Common advisor mistakes that could be hurting your practice
By Paul Wilson
I recently stumbled onto a blog on Forbes by Jason Nazar, CEO of Docstoc, called "8 Major Mistakes Entrepreneurs Will Make In 2013." Not surprisingly, several of them are very applicable to advisors and their practices.
Social media obsession
Number two on the list was "Social Media Over Maturation." As any regular reader of ProducersWEB knows, few issues are more controversial in the advisor world than how — and maybe even if — one should use social media. Some members view social networking as an integral part of an advisor's practice. Others are firmly convinced it's a fad that takes up valuable time that could be spent meeting face-to-face with clients.
According to Nazar, "You're not going to go out of business because you're not tweeting or on Instagram multiple times an hour. Social media is a great platform to engage current customers, but has not proven itself (other than paid channels) to sustainably drive new customers. Make sure you have a kick-ass Yelp profile, monitor and respond to what people say about you on Twitter, post something interesting once a day on Linkedin or Facebook, and stop stressing about missing out on monetizing the social media masses."
While I don’t think even the biggest social media boosters would argue for posting on every networking site several times an hour, he does bring up an interesting point. How often does an advisor's obsession with social media become a distraction, rather than a tool — a way of convincing oneself that you're working when your time might actually be better spent elsewhere?
Besides getting distracted by social media, another common habit is complacency, or, as Nazar defines it, "Thinking You're Good Enough As Is." According to the blog, "If you’re not meaningfully improving your entrepreneurial skills, you’re going backwards. Great entrepreneurs thrive in down markets, and the next few years will challenge the best of us. This is where the herd is thinned, and better stronger businesses are built to last. You may not currently be among the best, but you can get there with some self-awareness and dedication." Countless articles and blogs have been written voicing these very same thoughts. Nazar provides another reminder and a motivational kick in the pants for the New Year.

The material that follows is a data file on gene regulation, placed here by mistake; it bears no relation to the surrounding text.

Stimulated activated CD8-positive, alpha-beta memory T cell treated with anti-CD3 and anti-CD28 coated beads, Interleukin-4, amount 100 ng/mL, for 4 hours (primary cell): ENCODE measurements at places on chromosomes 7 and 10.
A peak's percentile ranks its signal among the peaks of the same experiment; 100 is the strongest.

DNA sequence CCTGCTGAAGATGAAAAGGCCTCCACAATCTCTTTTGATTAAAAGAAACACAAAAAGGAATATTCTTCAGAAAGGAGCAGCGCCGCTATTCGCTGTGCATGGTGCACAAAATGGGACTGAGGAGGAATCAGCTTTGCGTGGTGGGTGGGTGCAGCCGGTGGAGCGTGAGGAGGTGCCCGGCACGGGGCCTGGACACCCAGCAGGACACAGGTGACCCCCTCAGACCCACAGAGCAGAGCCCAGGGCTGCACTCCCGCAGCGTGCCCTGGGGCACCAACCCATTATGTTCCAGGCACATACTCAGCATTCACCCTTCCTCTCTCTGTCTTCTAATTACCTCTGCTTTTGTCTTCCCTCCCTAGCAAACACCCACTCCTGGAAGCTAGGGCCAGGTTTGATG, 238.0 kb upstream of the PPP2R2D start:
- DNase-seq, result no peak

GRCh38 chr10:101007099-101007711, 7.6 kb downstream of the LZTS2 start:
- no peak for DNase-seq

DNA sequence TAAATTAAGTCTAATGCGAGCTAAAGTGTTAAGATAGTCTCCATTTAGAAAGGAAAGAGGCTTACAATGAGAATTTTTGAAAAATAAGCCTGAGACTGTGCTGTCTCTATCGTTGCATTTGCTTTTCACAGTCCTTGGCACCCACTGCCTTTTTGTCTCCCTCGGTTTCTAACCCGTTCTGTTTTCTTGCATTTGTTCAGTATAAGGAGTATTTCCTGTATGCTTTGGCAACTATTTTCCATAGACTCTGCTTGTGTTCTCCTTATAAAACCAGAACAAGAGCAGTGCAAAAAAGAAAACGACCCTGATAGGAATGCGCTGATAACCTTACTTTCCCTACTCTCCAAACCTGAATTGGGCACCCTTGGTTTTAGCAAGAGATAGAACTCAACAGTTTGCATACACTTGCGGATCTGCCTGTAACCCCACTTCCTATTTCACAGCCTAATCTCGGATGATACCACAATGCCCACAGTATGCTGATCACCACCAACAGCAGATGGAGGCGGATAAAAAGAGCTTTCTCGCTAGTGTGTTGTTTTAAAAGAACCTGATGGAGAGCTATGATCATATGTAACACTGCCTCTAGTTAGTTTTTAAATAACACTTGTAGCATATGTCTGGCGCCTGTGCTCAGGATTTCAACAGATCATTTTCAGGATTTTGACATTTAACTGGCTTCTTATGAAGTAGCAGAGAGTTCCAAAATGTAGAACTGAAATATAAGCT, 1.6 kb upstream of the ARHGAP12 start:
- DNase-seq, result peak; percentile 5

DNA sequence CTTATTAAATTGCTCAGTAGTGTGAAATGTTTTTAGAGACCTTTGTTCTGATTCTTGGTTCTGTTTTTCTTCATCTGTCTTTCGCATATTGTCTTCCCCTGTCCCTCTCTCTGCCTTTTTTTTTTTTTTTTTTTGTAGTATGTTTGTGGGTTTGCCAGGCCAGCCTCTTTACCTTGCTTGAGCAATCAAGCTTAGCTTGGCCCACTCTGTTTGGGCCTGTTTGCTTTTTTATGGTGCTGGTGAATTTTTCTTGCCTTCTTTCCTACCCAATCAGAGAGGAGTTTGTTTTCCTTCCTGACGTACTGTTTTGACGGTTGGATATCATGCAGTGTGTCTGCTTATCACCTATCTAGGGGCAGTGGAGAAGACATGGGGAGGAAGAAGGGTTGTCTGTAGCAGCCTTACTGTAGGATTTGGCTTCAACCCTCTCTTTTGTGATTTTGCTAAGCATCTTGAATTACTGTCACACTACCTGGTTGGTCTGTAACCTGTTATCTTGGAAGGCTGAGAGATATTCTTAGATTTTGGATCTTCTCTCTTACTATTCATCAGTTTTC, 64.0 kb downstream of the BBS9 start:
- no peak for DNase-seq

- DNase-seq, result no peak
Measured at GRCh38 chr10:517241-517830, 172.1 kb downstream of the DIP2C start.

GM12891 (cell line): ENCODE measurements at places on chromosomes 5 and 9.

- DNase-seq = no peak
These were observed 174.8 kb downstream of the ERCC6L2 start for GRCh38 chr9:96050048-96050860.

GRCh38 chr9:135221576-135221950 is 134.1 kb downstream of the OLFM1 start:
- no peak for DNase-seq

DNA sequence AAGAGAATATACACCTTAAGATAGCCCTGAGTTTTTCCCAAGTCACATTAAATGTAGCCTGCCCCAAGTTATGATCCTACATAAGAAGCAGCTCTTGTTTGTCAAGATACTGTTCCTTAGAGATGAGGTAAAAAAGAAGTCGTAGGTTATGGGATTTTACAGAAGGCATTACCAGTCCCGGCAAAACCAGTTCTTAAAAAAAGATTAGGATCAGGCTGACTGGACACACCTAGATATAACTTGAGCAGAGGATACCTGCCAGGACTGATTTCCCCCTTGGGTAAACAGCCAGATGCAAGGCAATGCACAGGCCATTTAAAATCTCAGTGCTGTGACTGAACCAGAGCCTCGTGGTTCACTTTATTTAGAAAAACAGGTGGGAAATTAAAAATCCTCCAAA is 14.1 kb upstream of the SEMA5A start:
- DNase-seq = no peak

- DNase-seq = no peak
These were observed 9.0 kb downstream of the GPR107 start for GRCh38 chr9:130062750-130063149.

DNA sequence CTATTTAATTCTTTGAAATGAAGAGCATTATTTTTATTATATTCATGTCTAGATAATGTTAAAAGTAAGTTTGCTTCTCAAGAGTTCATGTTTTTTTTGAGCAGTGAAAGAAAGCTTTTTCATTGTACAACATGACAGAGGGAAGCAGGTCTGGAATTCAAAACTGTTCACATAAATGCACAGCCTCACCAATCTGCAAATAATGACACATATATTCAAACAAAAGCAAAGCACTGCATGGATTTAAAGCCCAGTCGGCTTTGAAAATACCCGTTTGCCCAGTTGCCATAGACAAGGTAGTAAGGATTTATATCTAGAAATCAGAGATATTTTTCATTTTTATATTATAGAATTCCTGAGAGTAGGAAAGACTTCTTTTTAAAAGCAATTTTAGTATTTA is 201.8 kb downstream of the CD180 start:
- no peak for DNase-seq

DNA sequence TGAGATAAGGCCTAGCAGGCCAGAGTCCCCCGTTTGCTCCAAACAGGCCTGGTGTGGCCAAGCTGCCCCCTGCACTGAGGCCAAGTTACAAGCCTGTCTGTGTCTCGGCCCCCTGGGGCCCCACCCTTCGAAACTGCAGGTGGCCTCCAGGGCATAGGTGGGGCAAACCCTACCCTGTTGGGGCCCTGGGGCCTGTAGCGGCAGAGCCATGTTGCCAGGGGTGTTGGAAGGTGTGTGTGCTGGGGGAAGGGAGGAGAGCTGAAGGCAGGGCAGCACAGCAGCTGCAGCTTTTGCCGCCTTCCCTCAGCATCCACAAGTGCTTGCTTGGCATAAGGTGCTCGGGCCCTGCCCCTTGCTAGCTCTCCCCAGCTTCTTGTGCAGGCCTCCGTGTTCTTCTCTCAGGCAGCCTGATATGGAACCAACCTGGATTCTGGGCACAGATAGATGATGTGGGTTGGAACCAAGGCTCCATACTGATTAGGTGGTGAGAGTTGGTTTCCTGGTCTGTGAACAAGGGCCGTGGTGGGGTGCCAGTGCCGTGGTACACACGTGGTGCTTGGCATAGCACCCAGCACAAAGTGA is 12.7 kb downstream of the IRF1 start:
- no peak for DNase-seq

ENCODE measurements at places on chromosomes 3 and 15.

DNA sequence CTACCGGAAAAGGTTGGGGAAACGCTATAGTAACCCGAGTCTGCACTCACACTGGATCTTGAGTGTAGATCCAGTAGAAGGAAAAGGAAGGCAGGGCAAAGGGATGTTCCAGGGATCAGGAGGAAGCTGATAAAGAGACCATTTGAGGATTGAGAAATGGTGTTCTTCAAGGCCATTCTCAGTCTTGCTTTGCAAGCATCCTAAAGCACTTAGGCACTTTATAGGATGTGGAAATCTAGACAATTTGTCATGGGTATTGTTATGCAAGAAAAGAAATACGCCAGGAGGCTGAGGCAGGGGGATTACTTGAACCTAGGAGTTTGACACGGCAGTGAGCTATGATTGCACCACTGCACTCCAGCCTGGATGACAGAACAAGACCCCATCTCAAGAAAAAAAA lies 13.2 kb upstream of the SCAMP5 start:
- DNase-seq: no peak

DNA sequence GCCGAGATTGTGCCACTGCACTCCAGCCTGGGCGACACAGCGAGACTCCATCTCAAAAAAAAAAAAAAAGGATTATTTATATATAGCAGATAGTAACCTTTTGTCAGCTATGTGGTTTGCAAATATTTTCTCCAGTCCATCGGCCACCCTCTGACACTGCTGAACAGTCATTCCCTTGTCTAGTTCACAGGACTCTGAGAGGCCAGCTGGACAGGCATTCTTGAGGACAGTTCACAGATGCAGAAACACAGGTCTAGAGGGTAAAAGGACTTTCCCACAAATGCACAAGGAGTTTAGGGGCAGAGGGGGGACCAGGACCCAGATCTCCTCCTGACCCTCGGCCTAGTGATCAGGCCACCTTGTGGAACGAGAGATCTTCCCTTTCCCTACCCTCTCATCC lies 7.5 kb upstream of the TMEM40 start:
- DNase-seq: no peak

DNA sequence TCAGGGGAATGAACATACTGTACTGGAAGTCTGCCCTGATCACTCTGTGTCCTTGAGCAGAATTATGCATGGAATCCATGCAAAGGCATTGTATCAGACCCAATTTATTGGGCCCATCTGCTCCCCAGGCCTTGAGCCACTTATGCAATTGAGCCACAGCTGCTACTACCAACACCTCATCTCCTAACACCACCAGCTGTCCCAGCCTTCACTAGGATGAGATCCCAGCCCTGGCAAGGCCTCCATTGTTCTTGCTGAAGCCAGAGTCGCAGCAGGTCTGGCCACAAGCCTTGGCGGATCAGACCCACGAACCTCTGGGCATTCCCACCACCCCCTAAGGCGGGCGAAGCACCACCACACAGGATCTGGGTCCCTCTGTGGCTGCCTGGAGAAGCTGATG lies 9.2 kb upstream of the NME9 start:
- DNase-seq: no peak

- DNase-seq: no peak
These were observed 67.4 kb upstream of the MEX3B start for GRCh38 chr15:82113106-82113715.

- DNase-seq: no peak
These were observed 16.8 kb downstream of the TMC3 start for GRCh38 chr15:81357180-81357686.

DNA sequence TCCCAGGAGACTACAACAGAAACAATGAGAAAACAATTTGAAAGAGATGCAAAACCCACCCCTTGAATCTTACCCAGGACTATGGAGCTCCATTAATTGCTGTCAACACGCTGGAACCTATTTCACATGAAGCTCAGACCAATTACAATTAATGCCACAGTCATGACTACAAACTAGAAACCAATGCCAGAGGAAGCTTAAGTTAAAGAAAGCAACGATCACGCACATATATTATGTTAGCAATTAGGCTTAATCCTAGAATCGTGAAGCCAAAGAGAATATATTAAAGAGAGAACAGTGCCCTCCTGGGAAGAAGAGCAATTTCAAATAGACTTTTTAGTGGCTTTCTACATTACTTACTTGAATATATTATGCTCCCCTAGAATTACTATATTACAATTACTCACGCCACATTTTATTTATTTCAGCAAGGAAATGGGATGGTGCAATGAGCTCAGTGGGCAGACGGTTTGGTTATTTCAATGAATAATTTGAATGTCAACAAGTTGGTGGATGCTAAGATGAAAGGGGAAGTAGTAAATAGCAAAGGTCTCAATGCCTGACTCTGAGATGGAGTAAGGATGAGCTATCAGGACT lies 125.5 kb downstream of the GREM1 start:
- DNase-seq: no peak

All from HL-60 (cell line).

Technophobia, aka, "Being A Technology Ostrich”
I'm looking at you, insurance professionals. The financial services industry as a whole, and the insurance industry in particular, is notoriously reluctant to embrace technology. As discussed above, this isn't to say that advisors should obsess over every tweet or spend hard-earned cash on each new gadget that comes out. But technology is there for a reason: It makes stuff easier. "There are so many incredible products available to entrepreneurs online, you can’t afford to keep your head in the sand," Nazar writes. Make sure you take advantage of the useful tools that are out there. While it's a bad idea to embrace everything new, it's equally dangerous to reject it all.
Number seven on the list is "Making Excuses Based on the Fiscal Cliff, Debt Ceiling, Tax Policy, Obamacare, or Anything Else from the Government." I have read many pieces already this year voicing similar opinions; basically, it's up to each of us to overcome any regulatory or economic obstacles, real or perceived, that come our way. But I've also read the quotes from John Mackey and Papa John and the countless ALL CAPS RANTS on Internet comment sections by those who don't seem to be taking this advice to heart. To quote the blog again, "If you’re caught up in complaining about obstacles put in your way, you’ll always miss the opportunities you can create."
Ignoring the past
Those of you that were offended by my previous comments about the industry's reluctance to change will like this one. According to Nazar, it's a mistake to not do business like its 1983. That's right, too much "progress" can be bad, especially when it isolates us from one another. "Stop hiding behind your computer!" he writes. "Business is done in person and over the phone, not in the safety of your multi LCD screen fort. We make make fun of our parents’ technological ineptitude but we’re becoming a generation of entrepreneurial wimps, who devalue social skills and real human relationships at our own peril. When it comes to closing a big deal, raising money, or making your team feel special nothing can take the place of good ‘ol human interaction, and actually being good at it." Better?
The world of small business can be a scary place, especially with so much change occurring all around us. But that doesn't change the things that make advisors successful, or those that hold them back. This list alone isn't going to automatically catapult you into the rarefied air of the million dollar producer, but then again, maybe one or two of these ideas will give you a boost. I'd love to hear your thoughts on the list – anything you disagree with? Something you'd like to add?